England are currently 2-0 down in the NatWest Series against Sri Lanka, meaning they must win at the Riverside this weekend if they are to keep the five-match contest alive.
Convincing defeats at Lord's and The Oval have come as part of a poor run of One-day results with England losing 12 out of their last 16 limited overs internationals.
Many within English cricket still regard Test matches as the ultimate prize with One-dayers, while financially important, lagging behind in prestige even with next year's World Cup in the Caribbean on the horizon.
"It's frustrating because as players you do prepare in exactly the same way as you do for Test cricket," the 30-year-old told reporters at the Riverside here Friday.
"When you hear people thinking you are not preparing as well because it's 'only' a One-day international well, you are going out there wearing the three lions on your shirt and it means a lot to a lot of people.
"So when people say 'you are not bothered about One-day cricket, it hurts. We are trying our hardest, that's all you can do."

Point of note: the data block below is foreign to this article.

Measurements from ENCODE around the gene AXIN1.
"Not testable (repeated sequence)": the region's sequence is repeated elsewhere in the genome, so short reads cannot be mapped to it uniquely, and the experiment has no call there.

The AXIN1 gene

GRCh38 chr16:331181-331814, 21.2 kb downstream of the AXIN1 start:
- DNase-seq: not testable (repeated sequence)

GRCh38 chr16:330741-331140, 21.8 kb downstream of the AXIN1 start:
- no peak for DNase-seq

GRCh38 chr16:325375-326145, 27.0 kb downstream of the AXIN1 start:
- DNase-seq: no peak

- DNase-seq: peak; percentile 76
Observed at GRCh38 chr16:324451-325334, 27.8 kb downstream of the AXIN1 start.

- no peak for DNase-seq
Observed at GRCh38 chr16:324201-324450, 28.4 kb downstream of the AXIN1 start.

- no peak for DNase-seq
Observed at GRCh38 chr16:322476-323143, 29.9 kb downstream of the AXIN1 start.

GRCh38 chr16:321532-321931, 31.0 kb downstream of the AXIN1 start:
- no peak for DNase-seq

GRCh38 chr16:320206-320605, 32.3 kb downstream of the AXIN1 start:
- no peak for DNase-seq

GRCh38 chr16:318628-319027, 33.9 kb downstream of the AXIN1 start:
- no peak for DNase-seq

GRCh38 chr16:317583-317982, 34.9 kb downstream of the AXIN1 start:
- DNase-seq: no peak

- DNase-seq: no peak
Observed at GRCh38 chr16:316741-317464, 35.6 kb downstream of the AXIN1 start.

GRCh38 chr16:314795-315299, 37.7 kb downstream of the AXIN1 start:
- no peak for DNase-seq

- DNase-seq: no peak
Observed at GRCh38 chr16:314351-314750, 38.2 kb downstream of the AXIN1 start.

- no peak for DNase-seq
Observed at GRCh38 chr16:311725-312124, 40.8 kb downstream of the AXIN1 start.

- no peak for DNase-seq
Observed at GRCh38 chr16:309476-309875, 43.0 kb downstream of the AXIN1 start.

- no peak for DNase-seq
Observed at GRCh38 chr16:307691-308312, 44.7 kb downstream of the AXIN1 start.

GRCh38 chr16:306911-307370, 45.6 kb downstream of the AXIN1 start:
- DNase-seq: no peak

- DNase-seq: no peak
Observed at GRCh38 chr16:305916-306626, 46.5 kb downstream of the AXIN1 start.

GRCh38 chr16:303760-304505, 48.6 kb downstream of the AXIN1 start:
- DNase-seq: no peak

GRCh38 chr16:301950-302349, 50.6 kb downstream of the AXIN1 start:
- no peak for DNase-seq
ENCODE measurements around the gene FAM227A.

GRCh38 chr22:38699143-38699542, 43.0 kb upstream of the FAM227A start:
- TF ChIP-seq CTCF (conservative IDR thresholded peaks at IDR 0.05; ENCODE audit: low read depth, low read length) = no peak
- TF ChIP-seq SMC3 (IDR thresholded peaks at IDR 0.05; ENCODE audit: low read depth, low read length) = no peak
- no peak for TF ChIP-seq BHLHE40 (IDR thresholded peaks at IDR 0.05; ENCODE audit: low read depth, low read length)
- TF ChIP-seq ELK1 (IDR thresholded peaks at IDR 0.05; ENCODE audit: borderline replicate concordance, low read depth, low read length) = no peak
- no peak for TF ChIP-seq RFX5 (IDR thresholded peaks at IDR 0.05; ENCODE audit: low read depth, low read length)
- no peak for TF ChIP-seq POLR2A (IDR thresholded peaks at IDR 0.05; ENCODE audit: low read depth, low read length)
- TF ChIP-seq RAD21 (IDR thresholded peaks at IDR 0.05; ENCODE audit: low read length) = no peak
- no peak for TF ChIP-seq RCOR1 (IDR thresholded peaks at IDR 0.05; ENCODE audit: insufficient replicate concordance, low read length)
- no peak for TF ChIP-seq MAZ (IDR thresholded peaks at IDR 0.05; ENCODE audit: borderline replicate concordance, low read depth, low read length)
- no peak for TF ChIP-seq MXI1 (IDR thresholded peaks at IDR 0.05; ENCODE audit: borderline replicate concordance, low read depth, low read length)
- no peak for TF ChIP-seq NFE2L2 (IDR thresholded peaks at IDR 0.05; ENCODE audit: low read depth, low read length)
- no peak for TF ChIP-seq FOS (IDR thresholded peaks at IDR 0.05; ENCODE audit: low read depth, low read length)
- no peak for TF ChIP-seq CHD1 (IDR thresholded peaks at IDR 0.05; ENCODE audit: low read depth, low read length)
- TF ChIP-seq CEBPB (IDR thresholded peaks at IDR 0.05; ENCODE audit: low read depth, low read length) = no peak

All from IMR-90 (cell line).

England are without several key players because of injury including captain Michael Vaughan (knee), Andrew Flintoff (ankle), Ashley Giles (hip) and James Anderson (back).
But Sri Lanka too have had their fair share of injury problems, with regular skipper Marvan Atapattu missing the whole tour of England with a back problem and off-spinner Muttiah Muralitharan, leaving the country Friday to be with his ill son.
However, Collingwood said a largely inexperienced England side couldn't afford to feel sorry for themselves.
"If you start thinking you're going to get beaten because we're missing these guys you're going to go nowhere.
"We're confident enough to turn it around and we've got players in that dressing room who have got good characters who also have very good skills as well."
Collingwood said he had sympathy for fledgling internationals such as pace bowlers Sajid Mahmood and Liam Plunkett as they began their England One-day careers.
"To play One-day international cricket can sometimes be as hard as playing Test cricket.
"You're trying to score at a run a ball and as soon as you go out there you're under pressure. And then you've got players like Sanath Jayasuriya and Mahela Jayawardene coming at you.
"These guys we have will bounce back. It's up to the experienced players to pull them along because they've got talent."
Worcestershire seamer Kabir Ali, brought into the squad to replace the injured Glen Chapple, could replace Mahmood who in Tuesday's 46-run defeat at The Oval saw his seven overs go for a hugely-expensive 80 runs.